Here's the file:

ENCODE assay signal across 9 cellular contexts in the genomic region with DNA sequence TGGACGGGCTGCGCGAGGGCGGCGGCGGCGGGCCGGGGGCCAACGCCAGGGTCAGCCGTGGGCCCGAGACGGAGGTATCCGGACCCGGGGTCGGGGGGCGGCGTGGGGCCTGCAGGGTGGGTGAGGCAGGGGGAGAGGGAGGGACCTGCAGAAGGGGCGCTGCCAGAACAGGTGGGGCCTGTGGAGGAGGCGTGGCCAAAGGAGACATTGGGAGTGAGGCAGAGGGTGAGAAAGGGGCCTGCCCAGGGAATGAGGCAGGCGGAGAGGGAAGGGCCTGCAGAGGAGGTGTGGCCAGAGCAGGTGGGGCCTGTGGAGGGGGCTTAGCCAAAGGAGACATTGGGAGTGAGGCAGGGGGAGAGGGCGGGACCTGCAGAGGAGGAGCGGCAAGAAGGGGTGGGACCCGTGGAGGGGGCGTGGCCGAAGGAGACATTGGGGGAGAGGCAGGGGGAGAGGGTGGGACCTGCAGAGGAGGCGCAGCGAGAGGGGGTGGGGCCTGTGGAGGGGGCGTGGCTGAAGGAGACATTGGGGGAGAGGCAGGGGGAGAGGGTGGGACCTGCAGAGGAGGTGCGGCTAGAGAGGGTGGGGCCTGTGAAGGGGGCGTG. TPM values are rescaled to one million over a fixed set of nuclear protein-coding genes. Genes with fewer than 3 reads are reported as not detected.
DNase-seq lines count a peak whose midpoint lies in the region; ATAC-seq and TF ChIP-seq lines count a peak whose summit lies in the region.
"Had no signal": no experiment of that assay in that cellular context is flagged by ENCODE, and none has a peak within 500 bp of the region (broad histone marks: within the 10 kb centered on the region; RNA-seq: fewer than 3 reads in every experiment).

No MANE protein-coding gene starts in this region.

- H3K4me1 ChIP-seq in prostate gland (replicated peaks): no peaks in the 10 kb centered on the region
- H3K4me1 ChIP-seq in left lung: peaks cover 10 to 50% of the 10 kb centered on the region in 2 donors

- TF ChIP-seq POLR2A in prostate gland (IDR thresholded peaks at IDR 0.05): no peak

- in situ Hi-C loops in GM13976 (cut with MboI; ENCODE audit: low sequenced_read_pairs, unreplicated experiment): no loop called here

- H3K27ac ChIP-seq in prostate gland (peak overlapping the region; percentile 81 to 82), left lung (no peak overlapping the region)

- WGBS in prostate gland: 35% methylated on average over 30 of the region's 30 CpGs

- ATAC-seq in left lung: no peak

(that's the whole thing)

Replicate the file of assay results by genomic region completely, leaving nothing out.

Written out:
ENCODE assay signal across 9 cellular contexts in the genomic region with DNA sequence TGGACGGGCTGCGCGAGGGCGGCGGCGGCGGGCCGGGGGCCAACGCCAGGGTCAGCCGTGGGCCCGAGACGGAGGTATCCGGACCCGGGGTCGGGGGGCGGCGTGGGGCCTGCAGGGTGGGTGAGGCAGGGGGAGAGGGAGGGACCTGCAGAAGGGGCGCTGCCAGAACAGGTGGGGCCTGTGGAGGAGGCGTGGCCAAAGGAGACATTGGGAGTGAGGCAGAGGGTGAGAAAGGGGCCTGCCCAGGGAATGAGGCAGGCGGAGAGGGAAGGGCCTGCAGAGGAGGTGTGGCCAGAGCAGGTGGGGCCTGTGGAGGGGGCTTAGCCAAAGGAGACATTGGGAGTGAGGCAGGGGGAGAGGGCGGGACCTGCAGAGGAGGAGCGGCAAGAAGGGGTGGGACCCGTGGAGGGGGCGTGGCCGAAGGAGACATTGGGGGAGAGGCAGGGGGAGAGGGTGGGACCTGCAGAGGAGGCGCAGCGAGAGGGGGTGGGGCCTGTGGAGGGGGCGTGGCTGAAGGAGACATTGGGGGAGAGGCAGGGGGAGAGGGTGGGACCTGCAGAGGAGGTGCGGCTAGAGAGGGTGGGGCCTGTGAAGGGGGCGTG. TPM values are rescaled to one million over a fixed set of nuclear protein-coding genes. Genes with fewer than 3 reads are reported as not detected.
DNase-seq lines count a peak whose midpoint lies in the region; ATAC-seq and TF ChIP-seq lines count a peak whose summit lies in the region.
"Had no signal": no experiment of that assay in that cellular context is flagged by ENCODE, and none has a peak within 500 bp of the region (broad histone marks: within the 10 kb centered on the region; RNA-seq: fewer than 3 reads in every experiment).

No MANE protein-coding gene starts in this region.

- H3K4me1 ChIP-seq in prostate gland (replicated peaks): no peaks in the 10 kb centered on the region
- H3K4me1 ChIP-seq in left lung: peaks cover 10 to 50% of the 10 kb centered on the region in 2 donors

- TF ChIP-seq POLR2A in prostate gland (IDR thresholded peaks at IDR 0.05): no peak

- in situ Hi-C loops in GM13976 (cut with MboI; ENCODE audit: low sequenced_read_pairs, unreplicated experiment): no loop called here

- H3K27ac ChIP-seq in prostate gland (peak overlapping the region; percentile 81 to 82), left lung (no peak overlapping the region)

- WGBS in prostate gland: 35% methylated on average over 30 of the region's 30 CpGs

- ATAC-seq in left lung: no peak